The Green Fairy was, for good reason, summoned only after it was diluted with water and a soupçon of sugar. A special spoon was required, the neck of which had a distinctive kink that allowed it to rest on the edge of a pedestal glass without danger of slipping. The bowl of the spoon was nearly flat and decoratively perforated. Once the spoon was set in place, a lump of sugar was placed on the perforated bowl. Ice water was slowly poured atop the sugar, only to drip slowly, mesmerizingly, into the emerald-green absinthe below, causing the liquid to take on its characteristic cloudy appearance. Known as “surprising the spirit,” this act was repeated until the spirit was diluted three to five times over. The ritual, not something that could be rushed, no doubt lent much to absinthe’s mystique.
Absinthe’s powerhouse gut punch—some would say rotgut— made it the earliest casualty of the prohibition movement seething at the beginning of the 20th century. Belgium was the first country to ban absinthe, followed by Switzerland, Holland, and the United States. It was eventually outlawed everywhere except England, France, and Spain (where the brands Absenta and Ojen have been sold continuously for decades).
Not surprisingly, absinthe-like beverages tried to lay claim to absinthe’s fan base. Among the many replacements were Pernod and pastis, which contained most of the herbs found in the original absinthe recipe, save for wormwood—and, hence, no offending terpene thujone. Ouzo, Greece’s pseudo-absinthe, was drunk like the original—diluted with water—except it turned milky white instead of green. And vermouth, which contains a close relative of wormwood known as mugwort, drew attention not as something to brandish over a martini but as a proper drink all of its own. Mugwort was also a component of several other beverages both bitter and bittersweet, among them Amaretto, Altvater, Benedictine, Campari, green Chartreuse, and Fernet Branca.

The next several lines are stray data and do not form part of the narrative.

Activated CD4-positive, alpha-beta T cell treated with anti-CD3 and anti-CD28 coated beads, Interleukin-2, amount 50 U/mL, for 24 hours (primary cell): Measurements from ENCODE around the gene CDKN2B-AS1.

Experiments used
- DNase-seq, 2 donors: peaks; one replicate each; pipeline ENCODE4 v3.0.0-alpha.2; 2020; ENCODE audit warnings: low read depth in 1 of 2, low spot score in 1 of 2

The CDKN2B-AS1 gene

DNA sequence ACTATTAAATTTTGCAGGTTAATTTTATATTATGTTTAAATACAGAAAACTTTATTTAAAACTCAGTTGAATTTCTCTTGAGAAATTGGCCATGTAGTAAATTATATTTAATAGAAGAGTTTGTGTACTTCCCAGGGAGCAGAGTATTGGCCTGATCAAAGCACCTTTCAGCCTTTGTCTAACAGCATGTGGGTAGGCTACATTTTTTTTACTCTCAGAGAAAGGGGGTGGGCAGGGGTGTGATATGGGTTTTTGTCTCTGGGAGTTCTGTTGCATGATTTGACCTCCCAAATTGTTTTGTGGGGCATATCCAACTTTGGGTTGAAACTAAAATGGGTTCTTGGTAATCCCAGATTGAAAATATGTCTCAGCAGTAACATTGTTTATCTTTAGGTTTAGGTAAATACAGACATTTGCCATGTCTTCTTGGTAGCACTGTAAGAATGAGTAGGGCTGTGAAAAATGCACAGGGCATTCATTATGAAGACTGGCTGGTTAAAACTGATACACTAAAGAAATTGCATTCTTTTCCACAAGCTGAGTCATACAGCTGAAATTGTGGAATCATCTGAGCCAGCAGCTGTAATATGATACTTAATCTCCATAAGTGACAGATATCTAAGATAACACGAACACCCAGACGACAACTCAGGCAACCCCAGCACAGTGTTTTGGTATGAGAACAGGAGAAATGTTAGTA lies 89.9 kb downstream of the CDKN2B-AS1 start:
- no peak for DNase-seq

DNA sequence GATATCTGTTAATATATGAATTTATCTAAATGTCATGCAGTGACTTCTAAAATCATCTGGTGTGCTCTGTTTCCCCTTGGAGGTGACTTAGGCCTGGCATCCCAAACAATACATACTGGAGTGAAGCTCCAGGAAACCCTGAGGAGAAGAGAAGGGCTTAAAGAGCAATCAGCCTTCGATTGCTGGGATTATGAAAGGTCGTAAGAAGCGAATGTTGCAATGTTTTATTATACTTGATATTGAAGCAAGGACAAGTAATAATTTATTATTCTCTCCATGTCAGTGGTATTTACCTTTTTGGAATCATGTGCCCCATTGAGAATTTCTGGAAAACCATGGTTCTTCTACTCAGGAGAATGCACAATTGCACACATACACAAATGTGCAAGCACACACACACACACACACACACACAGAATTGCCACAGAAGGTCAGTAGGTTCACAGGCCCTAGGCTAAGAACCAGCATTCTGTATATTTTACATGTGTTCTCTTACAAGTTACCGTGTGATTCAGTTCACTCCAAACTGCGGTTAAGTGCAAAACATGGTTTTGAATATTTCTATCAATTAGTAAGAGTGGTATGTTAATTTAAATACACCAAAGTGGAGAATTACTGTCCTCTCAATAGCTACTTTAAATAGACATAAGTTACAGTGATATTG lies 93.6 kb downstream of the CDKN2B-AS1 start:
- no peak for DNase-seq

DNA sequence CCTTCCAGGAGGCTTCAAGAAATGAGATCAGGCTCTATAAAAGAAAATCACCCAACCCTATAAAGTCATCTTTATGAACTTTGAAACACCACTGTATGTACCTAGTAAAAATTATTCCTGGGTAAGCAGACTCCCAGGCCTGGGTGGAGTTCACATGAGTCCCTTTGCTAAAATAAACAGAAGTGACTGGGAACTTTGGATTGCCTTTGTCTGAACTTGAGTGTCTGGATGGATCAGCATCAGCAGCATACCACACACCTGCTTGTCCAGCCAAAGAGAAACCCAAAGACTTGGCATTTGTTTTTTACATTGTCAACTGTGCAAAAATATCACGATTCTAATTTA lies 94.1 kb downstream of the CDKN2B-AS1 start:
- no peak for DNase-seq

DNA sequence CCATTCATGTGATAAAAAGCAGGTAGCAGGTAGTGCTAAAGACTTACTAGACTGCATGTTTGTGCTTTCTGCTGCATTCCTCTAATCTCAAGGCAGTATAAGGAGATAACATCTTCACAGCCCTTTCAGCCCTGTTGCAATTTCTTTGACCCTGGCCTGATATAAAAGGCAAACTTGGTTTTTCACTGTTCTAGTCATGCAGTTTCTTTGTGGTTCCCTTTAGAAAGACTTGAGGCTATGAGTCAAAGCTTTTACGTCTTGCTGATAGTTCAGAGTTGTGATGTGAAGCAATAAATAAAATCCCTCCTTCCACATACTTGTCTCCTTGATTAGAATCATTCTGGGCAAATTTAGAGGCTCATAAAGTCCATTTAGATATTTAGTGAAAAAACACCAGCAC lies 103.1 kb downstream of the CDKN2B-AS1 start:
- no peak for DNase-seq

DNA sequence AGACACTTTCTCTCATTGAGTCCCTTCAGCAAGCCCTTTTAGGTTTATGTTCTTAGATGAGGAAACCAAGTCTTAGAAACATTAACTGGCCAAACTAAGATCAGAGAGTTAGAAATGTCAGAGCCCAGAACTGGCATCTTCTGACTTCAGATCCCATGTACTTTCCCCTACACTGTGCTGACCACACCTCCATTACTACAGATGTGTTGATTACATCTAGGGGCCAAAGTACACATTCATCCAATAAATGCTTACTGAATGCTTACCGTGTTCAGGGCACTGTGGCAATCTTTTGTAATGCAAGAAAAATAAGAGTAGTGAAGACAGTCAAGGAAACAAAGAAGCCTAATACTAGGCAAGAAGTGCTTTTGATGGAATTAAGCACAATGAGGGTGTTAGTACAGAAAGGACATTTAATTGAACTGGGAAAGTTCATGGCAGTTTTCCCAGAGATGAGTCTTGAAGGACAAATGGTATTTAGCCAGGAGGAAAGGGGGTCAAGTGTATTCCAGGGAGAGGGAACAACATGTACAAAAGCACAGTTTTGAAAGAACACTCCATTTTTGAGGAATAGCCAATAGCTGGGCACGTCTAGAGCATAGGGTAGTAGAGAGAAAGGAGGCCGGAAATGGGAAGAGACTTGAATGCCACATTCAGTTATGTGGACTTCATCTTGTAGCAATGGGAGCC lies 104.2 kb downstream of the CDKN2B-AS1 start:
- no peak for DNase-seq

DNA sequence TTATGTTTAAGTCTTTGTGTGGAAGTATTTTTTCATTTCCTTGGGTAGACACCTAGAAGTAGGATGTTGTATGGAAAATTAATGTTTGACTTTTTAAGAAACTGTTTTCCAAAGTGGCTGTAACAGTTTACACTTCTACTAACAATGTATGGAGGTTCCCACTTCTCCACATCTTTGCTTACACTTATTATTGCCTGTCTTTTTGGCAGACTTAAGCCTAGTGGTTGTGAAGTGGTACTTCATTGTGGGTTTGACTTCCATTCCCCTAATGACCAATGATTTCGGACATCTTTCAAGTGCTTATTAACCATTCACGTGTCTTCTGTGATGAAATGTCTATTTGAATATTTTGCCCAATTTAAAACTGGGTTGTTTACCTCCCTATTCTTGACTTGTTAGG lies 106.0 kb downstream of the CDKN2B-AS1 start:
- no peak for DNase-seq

The Combier Distillery recently began producing absinthe again, anticipating heightened interest following the ban. It was not disappointed. Bottles of what was once contraband flew off American liquor shelves in 2007, the first time any absinthe had been sold stateside—at least legally—since Prohibition.
Of course, today’s absinthe drinkers consider old-fashioned traditions, such as the absinthe drip, through post-modern eyes. Just as this younger generation reformulated its parents’ cocktails into newer, hipper versions, it’s made absinthe into a newer, hipper ingredient. Today’s mind-bending cocktail menus are far more likely to feature absinthe as an undertone, with concoctions such as gin, Lillet blanc, Cointreau, and lemon with a simple absinthe rinse, or even a few drops of the emerald alcohol floated on top of just about anything. Two millenia after its inception, absinthe is still going strong.
Perhaps the hippest of these new—or newly rediscovered—cocktails is one that tips its hat to Hemingway. He reportedly invented the iconic drink Death in the Afternoon not by pouring absinthe into water or wine, but something a little more lively. “Pour one jigger absinthe into a Champagne glass. Add iced Champagne until it attains the proper opalescent milkiness. Drink three to five of these slowly.”
Allen, Gary. The Herbalist in the Kitchen. Champaign, IL: University of Illinois Press, 2007.
Conrad, Barnaby III. Absinthe, History in a Bottle. San Francisco: Chronicle Books, 1988.
Lanier, Doris. Absinthe, the Cocaine of the Nineteenth Century: A History of the Hallucinogenic Drug and its Effect on Artists and Writers in Europe and the United States. Jefferson, NC: McFarland & Co., 1995.
Article © 2010 Gary Allen. All rights reserved.